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Grace Hughes
Apr 9, 2024

Finding the right candidate can sometimes seem like a mammoth task especially if it is an important role or if you have received hundreds, if not thousands of applications, but there are a few key concepts which can help make things a bit easier. It is up to you as an employer, or recruiter, to also do your due diligence and prepare. There is always the great expectation that candidates and job seekers must put countless hours in to ensure that they are up to the task and impress you, but what isn’t spoken about as much is the need for hiring managers to polish up on their skills too. Whether it is writing a detailed job description, outlining questions that allow for STAR method, or brushing up on their interview techniques there are certainly things that can be done to make the job of finding the right candidate a bit easier. 

The first port of call is, before you do anything, make sure the job description (JD) is perfect. There is an art to doing this, it has to be detailed enough to apply to the correct jobseekers, but concise enough that it isn’t rivalling War and Peace for the longest piece of literature ever written. It has to cover all bases of what will be required in the role but leave enough room for jobseekers with great potential to want to apply. Often, there isn’t a one-size fits all approach and even if the role you are advertising is the same, each company will have unique circumstances in which they need fulfilling. Obviously, there are some important pieces of information in which, as a blanket rule, should be included such as:

  • Job title
  • Reporting to
  • Place of work
  • Working hours
  • Starting salary
  • Perks and benefits of working for the company
  • Roles and responsibilities
  • Day-to-day duties
  • Relevant hard and soft skills

Anything you wish to add will be optional extras that should be there to help entice jobseekers to apply. 

Once you have nailed the job description and ensured it is watertight, the next step is to do some pre-screening, which can consist of: 

  • Reading through cover letters
  • Reading through CVs
  • Setting skill-based competency tests
  • Background checks dependent on the needs of the business (DBS etc.)
  • Telephone interviews

Cracking the telephone interview is a sure-fire way of eliminating some candidates that are not suitable in a time-efficient manner, but also provides opportunities for clarifying matters that may not have been explicitly mentioned in the job description – no matter how watertight it is! Telephone interviews also allow you to get an idea of which candidates are likely to be better than others, from all those that are suitable based on things like telephone manner, clarity and understanding, as well as active listening and engagement. 

From the telephone interviews, you should have a list of eligible candidates and a relative understanding of who everybody is and what skills they possess that fit the bill. It is then logical to host face-to-face interviews, whether you are planning on doing one or multiple rounds. Interviews are really the time in which you find out who is the right candidate and who isn’t. They are great to talk in-depth about their accomplishments, but also any challenges or hardships they have faced. A good way to extract as much information as possible is to phrase questions in such a way that they can be answered by the STAR method:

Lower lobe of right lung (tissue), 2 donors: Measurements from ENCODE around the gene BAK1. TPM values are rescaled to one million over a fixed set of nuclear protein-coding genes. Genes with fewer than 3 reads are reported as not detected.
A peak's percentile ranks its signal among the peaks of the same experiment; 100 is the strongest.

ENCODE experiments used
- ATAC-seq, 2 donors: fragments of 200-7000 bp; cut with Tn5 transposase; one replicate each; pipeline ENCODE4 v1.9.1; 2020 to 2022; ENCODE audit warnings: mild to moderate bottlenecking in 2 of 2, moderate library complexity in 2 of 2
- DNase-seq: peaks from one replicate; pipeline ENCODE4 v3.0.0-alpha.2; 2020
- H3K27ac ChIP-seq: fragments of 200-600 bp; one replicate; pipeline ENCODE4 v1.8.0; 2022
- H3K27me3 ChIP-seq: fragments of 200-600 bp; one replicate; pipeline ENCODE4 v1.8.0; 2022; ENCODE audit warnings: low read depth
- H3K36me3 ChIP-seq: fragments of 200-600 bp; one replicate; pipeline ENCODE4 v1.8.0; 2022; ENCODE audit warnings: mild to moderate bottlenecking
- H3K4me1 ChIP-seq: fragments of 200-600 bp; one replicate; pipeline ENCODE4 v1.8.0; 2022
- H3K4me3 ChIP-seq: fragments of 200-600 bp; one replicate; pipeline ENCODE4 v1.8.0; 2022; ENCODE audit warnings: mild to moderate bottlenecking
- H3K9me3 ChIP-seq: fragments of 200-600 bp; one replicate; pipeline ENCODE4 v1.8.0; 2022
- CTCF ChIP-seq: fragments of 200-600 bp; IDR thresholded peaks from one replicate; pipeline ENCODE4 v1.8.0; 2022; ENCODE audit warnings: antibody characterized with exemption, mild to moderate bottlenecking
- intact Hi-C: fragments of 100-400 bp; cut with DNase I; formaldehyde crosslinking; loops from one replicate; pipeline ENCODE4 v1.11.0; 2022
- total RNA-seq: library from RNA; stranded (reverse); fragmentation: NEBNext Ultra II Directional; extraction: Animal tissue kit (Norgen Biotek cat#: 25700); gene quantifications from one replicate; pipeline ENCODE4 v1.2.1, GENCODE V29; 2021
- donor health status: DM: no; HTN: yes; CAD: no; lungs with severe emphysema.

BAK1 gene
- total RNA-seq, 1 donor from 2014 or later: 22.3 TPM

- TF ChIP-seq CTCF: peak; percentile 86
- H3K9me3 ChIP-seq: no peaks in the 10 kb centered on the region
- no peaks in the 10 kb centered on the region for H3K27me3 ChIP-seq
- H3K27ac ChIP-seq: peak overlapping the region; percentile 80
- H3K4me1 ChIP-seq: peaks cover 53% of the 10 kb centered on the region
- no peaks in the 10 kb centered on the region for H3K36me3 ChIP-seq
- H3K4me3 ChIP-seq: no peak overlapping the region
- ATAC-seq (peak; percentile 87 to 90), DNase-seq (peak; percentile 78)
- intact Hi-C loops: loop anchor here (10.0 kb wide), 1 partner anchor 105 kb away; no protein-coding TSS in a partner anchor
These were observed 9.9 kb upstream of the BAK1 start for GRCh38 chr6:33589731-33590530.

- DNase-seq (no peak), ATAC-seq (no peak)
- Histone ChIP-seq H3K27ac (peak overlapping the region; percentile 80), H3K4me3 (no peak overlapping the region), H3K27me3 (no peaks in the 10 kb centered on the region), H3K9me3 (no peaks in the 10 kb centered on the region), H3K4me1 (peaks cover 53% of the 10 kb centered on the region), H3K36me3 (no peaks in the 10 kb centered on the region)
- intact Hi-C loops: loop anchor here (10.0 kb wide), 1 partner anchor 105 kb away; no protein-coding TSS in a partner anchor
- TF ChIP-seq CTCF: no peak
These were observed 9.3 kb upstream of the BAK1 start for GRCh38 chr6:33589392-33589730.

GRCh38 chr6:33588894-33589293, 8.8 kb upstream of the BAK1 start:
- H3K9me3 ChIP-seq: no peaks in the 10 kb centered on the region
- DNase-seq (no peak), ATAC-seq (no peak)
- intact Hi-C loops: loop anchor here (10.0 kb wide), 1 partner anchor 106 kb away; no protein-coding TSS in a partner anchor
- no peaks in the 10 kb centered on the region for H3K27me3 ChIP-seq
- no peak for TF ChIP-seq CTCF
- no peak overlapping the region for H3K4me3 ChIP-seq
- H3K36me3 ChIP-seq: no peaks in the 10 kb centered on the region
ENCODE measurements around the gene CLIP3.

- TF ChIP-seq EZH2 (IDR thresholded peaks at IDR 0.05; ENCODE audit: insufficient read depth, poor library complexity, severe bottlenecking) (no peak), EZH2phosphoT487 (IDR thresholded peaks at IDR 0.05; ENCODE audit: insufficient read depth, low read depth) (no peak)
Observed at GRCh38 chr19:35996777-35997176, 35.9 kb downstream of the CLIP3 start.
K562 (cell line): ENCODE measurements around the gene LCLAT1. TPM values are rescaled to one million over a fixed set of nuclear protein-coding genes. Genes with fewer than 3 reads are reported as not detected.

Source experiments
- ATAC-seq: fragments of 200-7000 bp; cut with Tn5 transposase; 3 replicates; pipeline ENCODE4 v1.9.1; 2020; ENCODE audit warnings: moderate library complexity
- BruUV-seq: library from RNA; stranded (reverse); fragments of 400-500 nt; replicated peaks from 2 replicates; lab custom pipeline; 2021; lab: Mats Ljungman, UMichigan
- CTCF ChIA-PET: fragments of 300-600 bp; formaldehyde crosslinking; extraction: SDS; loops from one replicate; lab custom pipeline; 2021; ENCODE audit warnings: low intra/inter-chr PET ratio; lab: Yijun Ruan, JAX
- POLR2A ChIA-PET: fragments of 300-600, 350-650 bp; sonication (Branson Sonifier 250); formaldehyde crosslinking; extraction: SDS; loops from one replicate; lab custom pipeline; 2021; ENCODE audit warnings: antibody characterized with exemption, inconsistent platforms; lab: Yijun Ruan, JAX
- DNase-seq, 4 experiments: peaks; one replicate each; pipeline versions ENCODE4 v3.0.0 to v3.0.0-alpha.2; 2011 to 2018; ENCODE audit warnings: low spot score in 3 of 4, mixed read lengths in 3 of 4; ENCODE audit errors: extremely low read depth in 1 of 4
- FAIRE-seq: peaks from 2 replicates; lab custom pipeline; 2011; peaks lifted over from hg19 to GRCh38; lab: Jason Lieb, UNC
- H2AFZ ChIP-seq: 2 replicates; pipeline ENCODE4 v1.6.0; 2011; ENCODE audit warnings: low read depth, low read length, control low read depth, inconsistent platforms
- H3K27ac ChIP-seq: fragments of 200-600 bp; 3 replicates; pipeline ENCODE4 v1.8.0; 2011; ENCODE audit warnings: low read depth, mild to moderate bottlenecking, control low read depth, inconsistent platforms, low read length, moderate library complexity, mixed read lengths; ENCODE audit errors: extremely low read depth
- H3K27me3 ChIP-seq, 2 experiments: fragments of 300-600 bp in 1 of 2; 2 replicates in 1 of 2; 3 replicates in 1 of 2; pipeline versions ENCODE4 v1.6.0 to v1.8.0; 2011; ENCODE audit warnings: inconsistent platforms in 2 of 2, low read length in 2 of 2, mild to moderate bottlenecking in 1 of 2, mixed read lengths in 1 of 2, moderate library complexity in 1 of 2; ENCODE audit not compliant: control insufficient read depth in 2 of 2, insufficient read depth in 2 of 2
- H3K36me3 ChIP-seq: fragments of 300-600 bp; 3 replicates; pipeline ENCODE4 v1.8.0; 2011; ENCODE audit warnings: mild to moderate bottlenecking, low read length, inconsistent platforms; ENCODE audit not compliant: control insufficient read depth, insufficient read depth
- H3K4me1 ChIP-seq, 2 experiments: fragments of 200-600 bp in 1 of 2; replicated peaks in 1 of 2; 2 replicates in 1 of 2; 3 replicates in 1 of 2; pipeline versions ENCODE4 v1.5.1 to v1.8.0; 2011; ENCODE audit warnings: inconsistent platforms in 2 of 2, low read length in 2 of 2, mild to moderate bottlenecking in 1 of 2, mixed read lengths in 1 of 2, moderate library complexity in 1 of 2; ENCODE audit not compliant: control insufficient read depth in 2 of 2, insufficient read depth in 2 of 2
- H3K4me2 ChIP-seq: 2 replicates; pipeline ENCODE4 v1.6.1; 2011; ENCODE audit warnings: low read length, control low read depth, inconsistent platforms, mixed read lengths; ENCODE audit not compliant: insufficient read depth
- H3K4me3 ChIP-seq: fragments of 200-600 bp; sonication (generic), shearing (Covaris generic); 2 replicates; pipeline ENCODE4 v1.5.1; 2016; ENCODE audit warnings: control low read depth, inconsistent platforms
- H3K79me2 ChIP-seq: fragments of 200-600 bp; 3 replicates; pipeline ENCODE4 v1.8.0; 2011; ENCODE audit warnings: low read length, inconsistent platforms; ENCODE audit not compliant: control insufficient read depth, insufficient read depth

• Situation: Describe an accomplishment or challenge you faced
  • Task: Describe what occurred for you to achieve the accomplishment or how the challenge arose.
  • Action: What action did you take in order to gain the achievement or in the face of the challenge
  • Result: What was the outcome of said action

It’s also the perfect time to get to know the person behind the skills, who they are outside of work, what they enjoy, their hobbies and interests, all of which help to seeing how good of a culture fit the potential candidate would be. 

Don’t forget that interviews are an excellent chance for candidates to ask questions for themselves, after all, the right candidate is one that the business is right for the candidate and the candidate is right for the business, it’s a two-way street! 

After concluding the interview stage, when you are reviewing the candidates it’s important to ask yourself questions about how they came across and performed:

  • Did they demonstrate a strong work ethic and desire to get started?
  • How well would they fit in with the wider team and company ethos?
  • Do they seem as though they will be a long-term member of staff?
  • Do their skills and qualities match up with the requirements for the job role?

Answering the above in detail will give you the best chance to find the right candidate for the opportunity that you are hiring for. There is so much more to recruiting than simply finding somebody with skills that match up, culture fit is an attribute that is often overlooked and can be critical in retaining new employees and, as always, an excellent work ethic paired with desire to learn can be more valuable than somebody who feels as though they already know all there is to know. 

Apprenticeships are perfect for those who are looking to add more strings to their bow, specific to the job role all whilst on the job. Candidates looking for apprenticeships tend to be eager to add value to the businesses the work at and prove their worth, the talent pool is full of motivated and driven individuals ready to get stuck into both on and off-the-job training and become an imperative cog in the wheel of a commendable business.  

Interested in taking a dip in our talent pool filled with amazing candidates? Contact us to make the most of your Apprenticeship Levy and speak to us about the right candidate for you!